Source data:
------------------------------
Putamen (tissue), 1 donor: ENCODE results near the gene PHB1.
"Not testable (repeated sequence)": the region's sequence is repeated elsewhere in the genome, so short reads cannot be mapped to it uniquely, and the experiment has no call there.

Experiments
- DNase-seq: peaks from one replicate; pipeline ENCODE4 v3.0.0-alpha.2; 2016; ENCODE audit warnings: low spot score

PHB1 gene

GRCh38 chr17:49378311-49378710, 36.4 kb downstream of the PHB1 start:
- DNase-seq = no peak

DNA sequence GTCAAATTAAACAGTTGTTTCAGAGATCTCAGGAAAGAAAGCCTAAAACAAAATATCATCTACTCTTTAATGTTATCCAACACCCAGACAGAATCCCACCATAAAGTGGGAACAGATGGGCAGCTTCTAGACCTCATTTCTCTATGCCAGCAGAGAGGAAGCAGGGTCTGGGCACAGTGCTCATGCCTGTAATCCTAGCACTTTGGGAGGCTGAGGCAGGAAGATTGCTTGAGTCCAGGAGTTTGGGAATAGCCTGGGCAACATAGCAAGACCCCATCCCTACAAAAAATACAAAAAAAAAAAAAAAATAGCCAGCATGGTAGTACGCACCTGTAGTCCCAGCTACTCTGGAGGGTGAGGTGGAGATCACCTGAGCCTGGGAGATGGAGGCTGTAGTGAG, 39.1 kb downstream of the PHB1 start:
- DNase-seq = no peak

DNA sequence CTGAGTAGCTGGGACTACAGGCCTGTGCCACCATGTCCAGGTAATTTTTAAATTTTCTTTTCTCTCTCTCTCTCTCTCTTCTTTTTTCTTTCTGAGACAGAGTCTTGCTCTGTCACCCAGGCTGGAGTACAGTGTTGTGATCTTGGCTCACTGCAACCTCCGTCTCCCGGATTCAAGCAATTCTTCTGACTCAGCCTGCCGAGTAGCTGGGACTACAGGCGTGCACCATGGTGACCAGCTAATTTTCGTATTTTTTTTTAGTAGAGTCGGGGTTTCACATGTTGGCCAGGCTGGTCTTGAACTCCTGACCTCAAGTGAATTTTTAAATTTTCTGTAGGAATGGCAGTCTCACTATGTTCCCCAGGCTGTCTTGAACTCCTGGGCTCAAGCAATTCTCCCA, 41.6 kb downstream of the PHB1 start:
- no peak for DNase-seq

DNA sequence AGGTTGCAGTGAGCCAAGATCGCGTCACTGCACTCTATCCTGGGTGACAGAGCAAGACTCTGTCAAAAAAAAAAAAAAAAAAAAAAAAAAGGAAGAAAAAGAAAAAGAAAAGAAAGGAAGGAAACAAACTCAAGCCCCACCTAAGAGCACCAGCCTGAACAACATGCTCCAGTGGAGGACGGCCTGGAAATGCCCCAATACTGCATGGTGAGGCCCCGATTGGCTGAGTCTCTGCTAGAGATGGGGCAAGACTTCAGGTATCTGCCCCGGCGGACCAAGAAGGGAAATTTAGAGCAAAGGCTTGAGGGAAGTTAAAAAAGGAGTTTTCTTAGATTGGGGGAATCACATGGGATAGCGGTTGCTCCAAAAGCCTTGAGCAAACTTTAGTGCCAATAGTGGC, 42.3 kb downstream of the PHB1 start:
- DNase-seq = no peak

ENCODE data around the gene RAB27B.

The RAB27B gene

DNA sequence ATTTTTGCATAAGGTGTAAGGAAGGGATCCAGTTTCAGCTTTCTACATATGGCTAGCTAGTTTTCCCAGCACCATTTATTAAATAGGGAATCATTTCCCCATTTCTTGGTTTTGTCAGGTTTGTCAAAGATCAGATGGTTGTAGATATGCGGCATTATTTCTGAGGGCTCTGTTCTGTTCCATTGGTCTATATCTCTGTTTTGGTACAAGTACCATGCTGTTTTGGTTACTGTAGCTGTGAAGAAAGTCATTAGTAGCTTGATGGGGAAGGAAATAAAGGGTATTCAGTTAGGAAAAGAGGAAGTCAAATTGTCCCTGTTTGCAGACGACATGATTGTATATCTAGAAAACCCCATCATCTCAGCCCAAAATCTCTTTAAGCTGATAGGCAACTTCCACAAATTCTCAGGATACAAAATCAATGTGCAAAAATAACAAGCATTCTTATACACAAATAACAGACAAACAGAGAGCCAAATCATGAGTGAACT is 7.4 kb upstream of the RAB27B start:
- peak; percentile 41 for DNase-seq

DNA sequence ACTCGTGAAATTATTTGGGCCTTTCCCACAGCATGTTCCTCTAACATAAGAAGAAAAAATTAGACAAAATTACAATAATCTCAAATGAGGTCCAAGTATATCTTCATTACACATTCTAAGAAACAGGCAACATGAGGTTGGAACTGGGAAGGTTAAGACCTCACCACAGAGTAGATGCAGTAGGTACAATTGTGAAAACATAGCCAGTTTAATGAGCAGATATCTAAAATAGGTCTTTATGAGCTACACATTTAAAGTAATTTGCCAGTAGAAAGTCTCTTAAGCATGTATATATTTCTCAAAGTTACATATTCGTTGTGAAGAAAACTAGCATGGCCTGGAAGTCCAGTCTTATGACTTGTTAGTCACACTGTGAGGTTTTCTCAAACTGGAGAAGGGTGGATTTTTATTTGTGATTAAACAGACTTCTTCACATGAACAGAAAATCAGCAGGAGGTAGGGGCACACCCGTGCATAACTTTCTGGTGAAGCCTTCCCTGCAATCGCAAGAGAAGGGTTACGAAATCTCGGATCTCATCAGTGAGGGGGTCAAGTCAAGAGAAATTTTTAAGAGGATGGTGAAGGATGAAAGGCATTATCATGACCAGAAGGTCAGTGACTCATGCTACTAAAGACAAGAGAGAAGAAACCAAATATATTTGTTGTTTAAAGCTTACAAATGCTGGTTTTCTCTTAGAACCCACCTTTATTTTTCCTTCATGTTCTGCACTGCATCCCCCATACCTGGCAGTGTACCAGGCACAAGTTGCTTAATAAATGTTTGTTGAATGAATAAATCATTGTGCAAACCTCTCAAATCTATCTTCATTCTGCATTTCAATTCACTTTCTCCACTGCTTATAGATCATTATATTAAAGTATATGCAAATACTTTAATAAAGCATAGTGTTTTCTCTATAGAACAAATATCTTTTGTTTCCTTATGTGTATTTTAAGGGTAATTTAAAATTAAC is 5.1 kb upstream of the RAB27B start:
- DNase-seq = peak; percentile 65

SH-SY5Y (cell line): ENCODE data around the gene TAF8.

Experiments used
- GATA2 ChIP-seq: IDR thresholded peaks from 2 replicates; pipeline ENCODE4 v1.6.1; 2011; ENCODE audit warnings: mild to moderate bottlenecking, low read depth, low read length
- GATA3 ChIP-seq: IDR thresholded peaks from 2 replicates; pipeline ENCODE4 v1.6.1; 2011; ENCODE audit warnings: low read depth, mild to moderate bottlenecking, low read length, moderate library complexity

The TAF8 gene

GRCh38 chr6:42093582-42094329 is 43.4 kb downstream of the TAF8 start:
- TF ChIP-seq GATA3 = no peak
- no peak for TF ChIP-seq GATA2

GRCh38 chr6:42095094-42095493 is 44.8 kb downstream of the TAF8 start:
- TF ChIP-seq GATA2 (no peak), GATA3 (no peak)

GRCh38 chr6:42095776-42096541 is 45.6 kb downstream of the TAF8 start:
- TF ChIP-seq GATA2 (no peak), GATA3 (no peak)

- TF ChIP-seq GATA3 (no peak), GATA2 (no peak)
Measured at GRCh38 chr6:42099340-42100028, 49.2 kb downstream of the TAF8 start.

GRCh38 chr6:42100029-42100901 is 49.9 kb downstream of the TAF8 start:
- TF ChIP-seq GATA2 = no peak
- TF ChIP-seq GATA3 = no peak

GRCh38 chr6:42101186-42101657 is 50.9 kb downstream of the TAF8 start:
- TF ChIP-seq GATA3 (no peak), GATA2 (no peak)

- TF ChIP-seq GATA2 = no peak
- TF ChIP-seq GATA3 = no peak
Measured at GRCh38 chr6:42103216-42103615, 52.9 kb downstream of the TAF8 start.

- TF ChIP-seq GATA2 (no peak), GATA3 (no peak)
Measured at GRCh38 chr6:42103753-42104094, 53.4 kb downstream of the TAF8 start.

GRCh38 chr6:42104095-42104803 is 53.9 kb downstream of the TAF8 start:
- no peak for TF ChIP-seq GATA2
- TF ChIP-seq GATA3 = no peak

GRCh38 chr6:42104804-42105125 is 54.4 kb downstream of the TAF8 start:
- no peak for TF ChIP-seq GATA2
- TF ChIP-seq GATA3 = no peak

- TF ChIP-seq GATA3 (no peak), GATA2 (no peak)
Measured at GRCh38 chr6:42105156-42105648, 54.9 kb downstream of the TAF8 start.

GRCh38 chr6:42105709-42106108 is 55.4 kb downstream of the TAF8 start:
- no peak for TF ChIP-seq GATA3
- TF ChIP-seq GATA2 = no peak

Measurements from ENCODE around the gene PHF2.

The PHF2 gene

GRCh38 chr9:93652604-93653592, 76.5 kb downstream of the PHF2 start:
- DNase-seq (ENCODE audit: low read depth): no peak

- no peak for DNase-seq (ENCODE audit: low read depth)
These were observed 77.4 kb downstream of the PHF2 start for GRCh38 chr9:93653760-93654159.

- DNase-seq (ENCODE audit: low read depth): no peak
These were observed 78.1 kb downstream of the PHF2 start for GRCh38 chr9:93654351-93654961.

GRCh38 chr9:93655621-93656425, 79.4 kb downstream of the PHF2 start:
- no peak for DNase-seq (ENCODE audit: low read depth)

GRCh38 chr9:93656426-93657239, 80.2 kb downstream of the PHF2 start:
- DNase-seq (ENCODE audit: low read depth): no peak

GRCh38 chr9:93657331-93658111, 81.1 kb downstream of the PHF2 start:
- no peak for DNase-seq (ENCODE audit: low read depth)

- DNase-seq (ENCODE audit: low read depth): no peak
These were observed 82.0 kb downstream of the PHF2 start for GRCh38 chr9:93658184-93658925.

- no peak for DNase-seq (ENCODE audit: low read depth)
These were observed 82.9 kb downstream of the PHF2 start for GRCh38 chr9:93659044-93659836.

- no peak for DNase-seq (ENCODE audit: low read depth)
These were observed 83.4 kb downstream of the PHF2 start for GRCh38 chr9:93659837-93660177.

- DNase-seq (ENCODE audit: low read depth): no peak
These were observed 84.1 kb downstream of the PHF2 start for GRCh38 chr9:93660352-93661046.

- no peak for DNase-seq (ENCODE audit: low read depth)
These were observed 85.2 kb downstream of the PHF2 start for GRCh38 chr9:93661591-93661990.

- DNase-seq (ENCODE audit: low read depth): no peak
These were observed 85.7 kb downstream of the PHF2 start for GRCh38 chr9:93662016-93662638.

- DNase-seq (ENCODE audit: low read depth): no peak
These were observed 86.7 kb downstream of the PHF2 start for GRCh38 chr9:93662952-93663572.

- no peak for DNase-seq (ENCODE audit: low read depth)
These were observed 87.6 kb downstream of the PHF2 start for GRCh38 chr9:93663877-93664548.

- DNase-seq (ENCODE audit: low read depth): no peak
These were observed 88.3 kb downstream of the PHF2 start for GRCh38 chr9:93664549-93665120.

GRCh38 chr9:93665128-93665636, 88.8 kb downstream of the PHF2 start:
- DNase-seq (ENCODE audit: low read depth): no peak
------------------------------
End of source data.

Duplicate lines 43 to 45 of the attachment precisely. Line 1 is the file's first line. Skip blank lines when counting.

Measured at GRCh38 chr6:42103753-42104094, 53.4 kb downstream of the TAF8 start.

GRCh38 chr6:42104095-42104803 is 53.9 kb downstream of the TAF8 start:
- no peak for TF ChIP-seq GATA2